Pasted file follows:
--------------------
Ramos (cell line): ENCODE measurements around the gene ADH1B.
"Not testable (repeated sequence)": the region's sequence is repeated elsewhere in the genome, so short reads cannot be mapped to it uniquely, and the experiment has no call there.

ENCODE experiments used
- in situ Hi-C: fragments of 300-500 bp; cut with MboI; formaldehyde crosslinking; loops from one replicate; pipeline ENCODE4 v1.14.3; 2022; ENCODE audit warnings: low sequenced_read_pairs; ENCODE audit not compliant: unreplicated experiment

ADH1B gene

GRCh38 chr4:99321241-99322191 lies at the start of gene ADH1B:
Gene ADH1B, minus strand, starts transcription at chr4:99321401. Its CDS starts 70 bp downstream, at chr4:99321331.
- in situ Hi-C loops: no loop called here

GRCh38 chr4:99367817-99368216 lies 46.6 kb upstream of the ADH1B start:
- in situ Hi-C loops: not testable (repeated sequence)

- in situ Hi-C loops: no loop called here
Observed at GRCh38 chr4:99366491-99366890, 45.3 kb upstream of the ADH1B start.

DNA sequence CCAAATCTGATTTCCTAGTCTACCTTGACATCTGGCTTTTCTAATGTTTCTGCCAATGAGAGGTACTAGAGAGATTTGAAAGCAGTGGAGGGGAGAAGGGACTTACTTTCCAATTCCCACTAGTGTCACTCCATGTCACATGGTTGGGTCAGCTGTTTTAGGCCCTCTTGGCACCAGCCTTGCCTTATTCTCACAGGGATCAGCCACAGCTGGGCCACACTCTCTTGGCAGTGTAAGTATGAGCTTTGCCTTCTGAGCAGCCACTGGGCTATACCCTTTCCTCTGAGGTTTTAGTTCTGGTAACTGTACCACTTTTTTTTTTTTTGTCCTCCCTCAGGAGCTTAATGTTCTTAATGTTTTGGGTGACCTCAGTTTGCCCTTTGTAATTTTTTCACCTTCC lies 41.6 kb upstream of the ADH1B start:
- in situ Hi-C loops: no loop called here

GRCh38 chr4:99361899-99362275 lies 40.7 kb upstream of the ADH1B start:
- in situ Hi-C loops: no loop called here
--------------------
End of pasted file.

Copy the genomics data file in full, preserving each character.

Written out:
Ramos (cell line): ENCODE measurements around the gene ADH1B.
"Not testable (repeated sequence)": the region's sequence is repeated elsewhere in the genome, so short reads cannot be mapped to it uniquely, and the experiment has no call there.

ENCODE experiments used
- in situ Hi-C: fragments of 300-500 bp; cut with MboI; formaldehyde crosslinking; loops from one replicate; pipeline ENCODE4 v1.14.3; 2022; ENCODE audit warnings: low sequenced_read_pairs; ENCODE audit not compliant: unreplicated experiment

ADH1B gene

GRCh38 chr4:99321241-99322191 lies at the start of gene ADH1B:
Gene ADH1B, minus strand, starts transcription at chr4:99321401. Its CDS starts 70 bp downstream, at chr4:99321331.
- in situ Hi-C loops: no loop called here

GRCh38 chr4:99367817-99368216 lies 46.6 kb upstream of the ADH1B start:
- in situ Hi-C loops: not testable (repeated sequence)

- in situ Hi-C loops: no loop called here
Observed at GRCh38 chr4:99366491-99366890, 45.3 kb upstream of the ADH1B start.

DNA sequence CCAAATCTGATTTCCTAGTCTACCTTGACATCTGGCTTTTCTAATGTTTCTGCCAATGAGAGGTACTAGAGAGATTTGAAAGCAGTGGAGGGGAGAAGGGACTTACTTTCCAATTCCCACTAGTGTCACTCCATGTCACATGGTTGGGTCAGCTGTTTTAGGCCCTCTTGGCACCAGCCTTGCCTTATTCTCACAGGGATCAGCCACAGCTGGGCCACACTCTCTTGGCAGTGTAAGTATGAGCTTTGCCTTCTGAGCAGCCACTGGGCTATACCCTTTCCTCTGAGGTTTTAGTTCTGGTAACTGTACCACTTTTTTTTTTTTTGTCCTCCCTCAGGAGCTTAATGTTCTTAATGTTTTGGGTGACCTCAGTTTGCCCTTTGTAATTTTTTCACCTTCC lies 41.6 kb upstream of the ADH1B start:
- in situ Hi-C loops: no loop called here

GRCh38 chr4:99361899-99362275 lies 40.7 kb upstream of the ADH1B start:
- in situ Hi-C loops: no loop called here